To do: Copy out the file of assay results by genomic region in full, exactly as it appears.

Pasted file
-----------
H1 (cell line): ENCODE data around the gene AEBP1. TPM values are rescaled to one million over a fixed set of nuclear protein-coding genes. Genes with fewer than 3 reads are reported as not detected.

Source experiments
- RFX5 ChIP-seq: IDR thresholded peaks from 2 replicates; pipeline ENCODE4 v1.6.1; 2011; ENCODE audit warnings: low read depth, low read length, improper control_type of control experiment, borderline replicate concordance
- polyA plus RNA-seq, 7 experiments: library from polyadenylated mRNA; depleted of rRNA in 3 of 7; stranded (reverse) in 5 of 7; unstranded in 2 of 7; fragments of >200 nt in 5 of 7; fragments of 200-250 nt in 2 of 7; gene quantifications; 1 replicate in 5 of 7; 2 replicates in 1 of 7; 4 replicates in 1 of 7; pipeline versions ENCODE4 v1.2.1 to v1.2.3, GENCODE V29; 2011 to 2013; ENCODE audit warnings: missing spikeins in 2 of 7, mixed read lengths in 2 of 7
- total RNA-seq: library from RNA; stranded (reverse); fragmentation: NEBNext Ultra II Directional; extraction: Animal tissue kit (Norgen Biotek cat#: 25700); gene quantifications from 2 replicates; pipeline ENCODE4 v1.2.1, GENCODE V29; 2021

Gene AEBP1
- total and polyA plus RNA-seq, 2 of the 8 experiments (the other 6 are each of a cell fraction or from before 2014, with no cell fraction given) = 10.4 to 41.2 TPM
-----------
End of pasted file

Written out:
H1 (cell line): ENCODE data around the gene AEBP1. TPM values are rescaled to one million over a fixed set of nuclear protein-coding genes. Genes with fewer than 3 reads are reported as not detected.

Source experiments
- RFX5 ChIP-seq: IDR thresholded peaks from 2 replicates; pipeline ENCODE4 v1.6.1; 2011; ENCODE audit warnings: low read depth, low read length, improper control_type of control experiment, borderline replicate concordance
- polyA plus RNA-seq, 7 experiments: library from polyadenylated mRNA; depleted of rRNA in 3 of 7; stranded (reverse) in 5 of 7; unstranded in 2 of 7; fragments of >200 nt in 5 of 7; fragments of 200-250 nt in 2 of 7; gene quantifications; 1 replicate in 5 of 7; 2 replicates in 1 of 7; 4 replicates in 1 of 7; pipeline versions ENCODE4 v1.2.1 to v1.2.3, GENCODE V29; 2011 to 2013; ENCODE audit warnings: missing spikeins in 2 of 7, mixed read lengths in 2 of 7
- total RNA-seq: library from RNA; stranded (reverse); fragmentation: NEBNext Ultra II Directional; extraction: Animal tissue kit (Norgen Biotek cat#: 25700); gene quantifications from 2 replicates; pipeline ENCODE4 v1.2.1, GENCODE V29; 2021

Gene AEBP1
- total and polyA plus RNA-seq, 2 of the 8 experiments (the other 6 are each of a cell fraction or from before 2014, with no cell fraction given) = 10.4 to 41.2 TPM